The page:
But why did the Crucifixion happen in the first place? For the forgiveness of sin, both personal and ancestral. In light of this forgiveness, we here have the opportunity (and each of these affirmations is an opportunity!) to come face-to-face with whatever hardness exists in our own hearts, a hardness which prevents us from being filled completely with that knowledge, love, and power we spoke of in the Finding at the Temple.
Let’s call to mind, for example, the parable of the unforgiving servant (Matthew 18:23-25). The servant was forgiven by his master, but refused to forgive a fellow-servant; we can skip to the end to see how that turned out. The mystery here is that the question of sin and forgiveness is a question of rejecting or accepting being filled with God’s presence, and also a question of sympathy: we must treat others the way we wish to be treated.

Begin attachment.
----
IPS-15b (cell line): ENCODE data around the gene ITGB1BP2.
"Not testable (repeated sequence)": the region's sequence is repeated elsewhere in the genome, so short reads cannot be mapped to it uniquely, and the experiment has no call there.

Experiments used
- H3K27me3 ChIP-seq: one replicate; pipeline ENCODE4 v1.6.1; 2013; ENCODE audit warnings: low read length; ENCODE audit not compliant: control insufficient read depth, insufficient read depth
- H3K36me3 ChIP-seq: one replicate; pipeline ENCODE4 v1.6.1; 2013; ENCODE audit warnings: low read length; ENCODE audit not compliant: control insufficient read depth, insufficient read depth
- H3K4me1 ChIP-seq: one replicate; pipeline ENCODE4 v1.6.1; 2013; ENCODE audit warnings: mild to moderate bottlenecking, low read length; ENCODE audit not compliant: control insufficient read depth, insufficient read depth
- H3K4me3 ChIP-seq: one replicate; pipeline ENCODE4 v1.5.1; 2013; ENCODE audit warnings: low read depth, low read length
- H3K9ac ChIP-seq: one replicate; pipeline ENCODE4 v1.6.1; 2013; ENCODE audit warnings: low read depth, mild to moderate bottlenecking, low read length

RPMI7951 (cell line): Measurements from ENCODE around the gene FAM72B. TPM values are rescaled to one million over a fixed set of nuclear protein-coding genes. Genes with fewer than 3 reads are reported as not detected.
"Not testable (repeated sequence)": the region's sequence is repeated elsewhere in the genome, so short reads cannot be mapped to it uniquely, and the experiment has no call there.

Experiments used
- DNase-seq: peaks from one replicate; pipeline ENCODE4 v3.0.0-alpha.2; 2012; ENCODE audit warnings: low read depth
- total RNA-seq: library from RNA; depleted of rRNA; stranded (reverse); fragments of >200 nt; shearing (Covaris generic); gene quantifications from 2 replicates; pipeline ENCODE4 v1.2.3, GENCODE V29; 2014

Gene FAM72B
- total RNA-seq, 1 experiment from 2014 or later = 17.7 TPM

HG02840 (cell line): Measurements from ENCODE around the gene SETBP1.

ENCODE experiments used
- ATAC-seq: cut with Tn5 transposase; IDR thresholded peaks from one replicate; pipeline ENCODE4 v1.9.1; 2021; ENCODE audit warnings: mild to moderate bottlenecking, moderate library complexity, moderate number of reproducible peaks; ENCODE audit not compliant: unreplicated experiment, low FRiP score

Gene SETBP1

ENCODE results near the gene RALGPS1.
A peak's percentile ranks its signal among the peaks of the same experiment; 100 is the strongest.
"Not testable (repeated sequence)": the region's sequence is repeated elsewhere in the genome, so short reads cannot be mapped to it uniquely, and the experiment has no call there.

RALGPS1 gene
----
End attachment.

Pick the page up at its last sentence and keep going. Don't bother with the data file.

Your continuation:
(In this light, the Golden Rule can itself be seen as a formula for sympathic magic, but that’s outside the scope of this blog post.)
When we act the way we wish to be acted upon, it sends a signal that we are ready for and receptive to purification with more than just our words, but with our entire being. Hence our entire being becomes progressively more receptive to being filled with that “knowledge, love, and power” we spoke of before, and with each of those being tempered by the other two, we learn to see, to feel, and to act rightly with what we’ve been given.
This, in a nutshell, is the theurgic purpose both of the exoteric moral teaching and of the Mystery of the Crucifixion, in that these serve to fashion us into vessels for the regeneration that will be a theme for the Glorious Mysteries.
That’s It! (This Time Around)
If anything, the Sorrowful Mysteries are an exercise in self-control, in purification, and in preparation for renewal. In fact we’ll find that constant renewal is important on our spiritual path, particularly when we find ourselves feeling “down,” or in periods of desolation, or are lacking the will to carry on further. These are the Mysteries to which we should appeal in these circumstances, the spiritual fruits of which can provide us with the strength to carry on.
Next, we’ll talk about the theurgic affirmations for the Glorious Mysteries, bringing this series to a close!